NEW YORK -- The Brewers were forced to make a lineup change Thursday afternoon when center fielder Carlos Gomez drew a one-game suspension from Major League Baseball for his role in inciting a benches-clearing incident Wednesday night in Atlanta.
Gomez opted not to appeal, and he sat out as the Brewers began a four-game series against the Mets at Citi Field.
"I expected that with what happened last night," Gomez said. "It's not good for baseball, all that's going on. You have to take it like a man and be responsible for the stuff that I did. Just take the game today and come back tomorrow and continue to finish hard and strong."
Atlanta's Reed Johnson, who ran onto the field and landed a punch against Gomez, also was suspended one game.
Tempers flared after Gomez stood to admire his first-inning home run against Braves starter Paul Maholm, a left-hander who had struck Gomez on the knee with a pitch back on June 23 at Miller Park -- a plunking Gomez deemed intentional. Braves catcher Brian McCann and Freeman had harsh words for Gomez when he finally began his trot, and Gomez yelled back all the way around the bases.
Before Gomez reached home plate, he was confronted by McCann along the third-base line, and both benches emptied for a fracas that led to ejections for Gomez, Freeman and Braves backup catcher Gerald Laird. McCann was not ejected, but he and Freeman were fined Thursday by MLB.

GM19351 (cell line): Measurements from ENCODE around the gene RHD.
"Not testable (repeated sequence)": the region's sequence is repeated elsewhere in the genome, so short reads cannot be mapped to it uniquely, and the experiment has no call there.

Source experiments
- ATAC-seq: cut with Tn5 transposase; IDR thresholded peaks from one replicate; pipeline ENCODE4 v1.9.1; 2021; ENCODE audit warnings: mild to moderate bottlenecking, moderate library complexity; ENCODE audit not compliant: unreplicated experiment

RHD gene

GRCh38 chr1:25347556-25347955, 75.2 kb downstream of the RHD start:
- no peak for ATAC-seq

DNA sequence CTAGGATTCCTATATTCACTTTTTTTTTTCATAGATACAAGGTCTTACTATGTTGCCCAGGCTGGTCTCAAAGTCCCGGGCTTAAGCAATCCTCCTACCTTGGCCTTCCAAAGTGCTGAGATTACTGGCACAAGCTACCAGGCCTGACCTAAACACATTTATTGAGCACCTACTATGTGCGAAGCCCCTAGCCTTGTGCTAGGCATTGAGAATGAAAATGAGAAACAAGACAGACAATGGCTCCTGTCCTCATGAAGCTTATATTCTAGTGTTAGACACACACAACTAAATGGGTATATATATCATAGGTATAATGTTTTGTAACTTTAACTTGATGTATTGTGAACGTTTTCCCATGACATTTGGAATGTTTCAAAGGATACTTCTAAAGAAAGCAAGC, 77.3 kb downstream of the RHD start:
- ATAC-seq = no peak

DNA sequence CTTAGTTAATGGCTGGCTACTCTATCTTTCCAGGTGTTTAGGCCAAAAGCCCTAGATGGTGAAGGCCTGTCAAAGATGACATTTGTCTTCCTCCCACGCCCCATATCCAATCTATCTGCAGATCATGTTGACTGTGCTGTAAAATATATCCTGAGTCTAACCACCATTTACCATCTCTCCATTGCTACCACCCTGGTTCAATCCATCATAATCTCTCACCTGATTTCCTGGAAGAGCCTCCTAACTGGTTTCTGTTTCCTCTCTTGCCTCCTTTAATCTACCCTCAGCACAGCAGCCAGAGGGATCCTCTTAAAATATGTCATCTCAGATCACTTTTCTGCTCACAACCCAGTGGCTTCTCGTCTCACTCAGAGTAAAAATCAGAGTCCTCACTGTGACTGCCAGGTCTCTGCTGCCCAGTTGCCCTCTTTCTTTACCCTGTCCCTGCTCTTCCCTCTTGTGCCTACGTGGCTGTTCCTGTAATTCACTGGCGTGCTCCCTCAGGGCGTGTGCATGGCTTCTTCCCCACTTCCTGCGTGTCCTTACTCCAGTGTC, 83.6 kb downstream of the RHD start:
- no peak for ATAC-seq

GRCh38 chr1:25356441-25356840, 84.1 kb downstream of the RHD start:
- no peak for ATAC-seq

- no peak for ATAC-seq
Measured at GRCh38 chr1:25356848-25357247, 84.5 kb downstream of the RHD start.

The incident was replayed throughout the day Thursday, but Gomez said he did not watch.
"I mean, to be honest, I don't care what other people say," Gomez said. "I only care about my team and what happened last night and the reason why everything happened last night. I apologize to people from MLB, to my teammates, my team, the organization, to the Braves. It's not really fun when everything happens like that. Take it like a man and come back tomorrow and continue to do business."
Did he consider an appeal?
"I mean, what are the chances you win an appeal?" Gomez said. "I don't want to take a chance to 2014 that I'm not in the Opening Day [lineup]. It's better to take it now and be over, and start 2014 when everything is finished."
Though Freeman and Laird were also ejected, they did not draw suspensions. But Johnson did, after running onto the field from the bench to deliver a punch to Gomez's head.
Gomez said he had no history with Johnson and was not sure why Johnson's reaction was particularly strong.
"I don't even know him; I didn't even know he was still playing," Gomez said.
Brewers manager Ron Roenicke did not learn of the suspension until after he had posted a lineup in the visitor's clubhouse at Citi Field. With Gomez out, he shifted Norichika Aoki from right field to center, Caleb Gindl from left field to right and inserted Khris Davis as the left fielder.
He was satisfied with Gomez's comments in the wake of the incident -- and with the fact only Gomez and Johnson drew suspensions.